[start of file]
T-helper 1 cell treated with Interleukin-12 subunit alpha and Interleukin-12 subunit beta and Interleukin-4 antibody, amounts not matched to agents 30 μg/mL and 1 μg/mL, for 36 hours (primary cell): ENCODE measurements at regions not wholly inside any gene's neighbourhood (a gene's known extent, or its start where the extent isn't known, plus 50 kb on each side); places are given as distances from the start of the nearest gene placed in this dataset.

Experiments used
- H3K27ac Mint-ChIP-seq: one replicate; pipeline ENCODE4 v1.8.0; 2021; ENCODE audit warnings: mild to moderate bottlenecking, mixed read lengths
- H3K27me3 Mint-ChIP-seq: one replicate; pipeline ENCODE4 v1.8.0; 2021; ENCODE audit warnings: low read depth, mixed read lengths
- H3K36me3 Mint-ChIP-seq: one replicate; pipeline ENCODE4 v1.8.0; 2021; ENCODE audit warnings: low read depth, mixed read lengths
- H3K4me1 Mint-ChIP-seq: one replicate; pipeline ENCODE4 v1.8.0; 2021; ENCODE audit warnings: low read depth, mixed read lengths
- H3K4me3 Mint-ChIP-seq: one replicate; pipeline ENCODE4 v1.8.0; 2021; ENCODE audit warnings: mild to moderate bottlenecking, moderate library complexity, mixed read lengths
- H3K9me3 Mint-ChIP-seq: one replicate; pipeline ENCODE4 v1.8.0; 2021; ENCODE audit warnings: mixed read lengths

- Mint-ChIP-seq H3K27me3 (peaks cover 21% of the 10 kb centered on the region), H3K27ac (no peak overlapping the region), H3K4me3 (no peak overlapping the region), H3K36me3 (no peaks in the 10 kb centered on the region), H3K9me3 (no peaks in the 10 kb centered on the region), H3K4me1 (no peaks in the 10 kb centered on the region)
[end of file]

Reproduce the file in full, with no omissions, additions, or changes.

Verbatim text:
T-helper 1 cell treated with Interleukin-12 subunit alpha and Interleukin-12 subunit beta and Interleukin-4 antibody, amounts not matched to agents 30 μg/mL and 1 μg/mL, for 36 hours (primary cell): ENCODE measurements at regions not wholly inside any gene's neighbourhood (a gene's known extent, or its start where the extent isn't known, plus 50 kb on each side); places are given as distances from the start of the nearest gene placed in this dataset.

Experiments used
- H3K27ac Mint-ChIP-seq: one replicate; pipeline ENCODE4 v1.8.0; 2021; ENCODE audit warnings: mild to moderate bottlenecking, mixed read lengths
- H3K27me3 Mint-ChIP-seq: one replicate; pipeline ENCODE4 v1.8.0; 2021; ENCODE audit warnings: low read depth, mixed read lengths
- H3K36me3 Mint-ChIP-seq: one replicate; pipeline ENCODE4 v1.8.0; 2021; ENCODE audit warnings: low read depth, mixed read lengths
- H3K4me1 Mint-ChIP-seq: one replicate; pipeline ENCODE4 v1.8.0; 2021; ENCODE audit warnings: low read depth, mixed read lengths
- H3K4me3 Mint-ChIP-seq: one replicate; pipeline ENCODE4 v1.8.0; 2021; ENCODE audit warnings: mild to moderate bottlenecking, moderate library complexity, mixed read lengths
- H3K9me3 Mint-ChIP-seq: one replicate; pipeline ENCODE4 v1.8.0; 2021; ENCODE audit warnings: mixed read lengths

- Mint-ChIP-seq H3K27me3 (peaks cover 21% of the 10 kb centered on the region), H3K27ac (no peak overlapping the region), H3K4me3 (no peak overlapping the region), H3K36me3 (no peaks in the 10 kb centered on the region), H3K9me3 (no peaks in the 10 kb centered on the region), H3K4me1 (no peaks in the 10 kb centered on the region)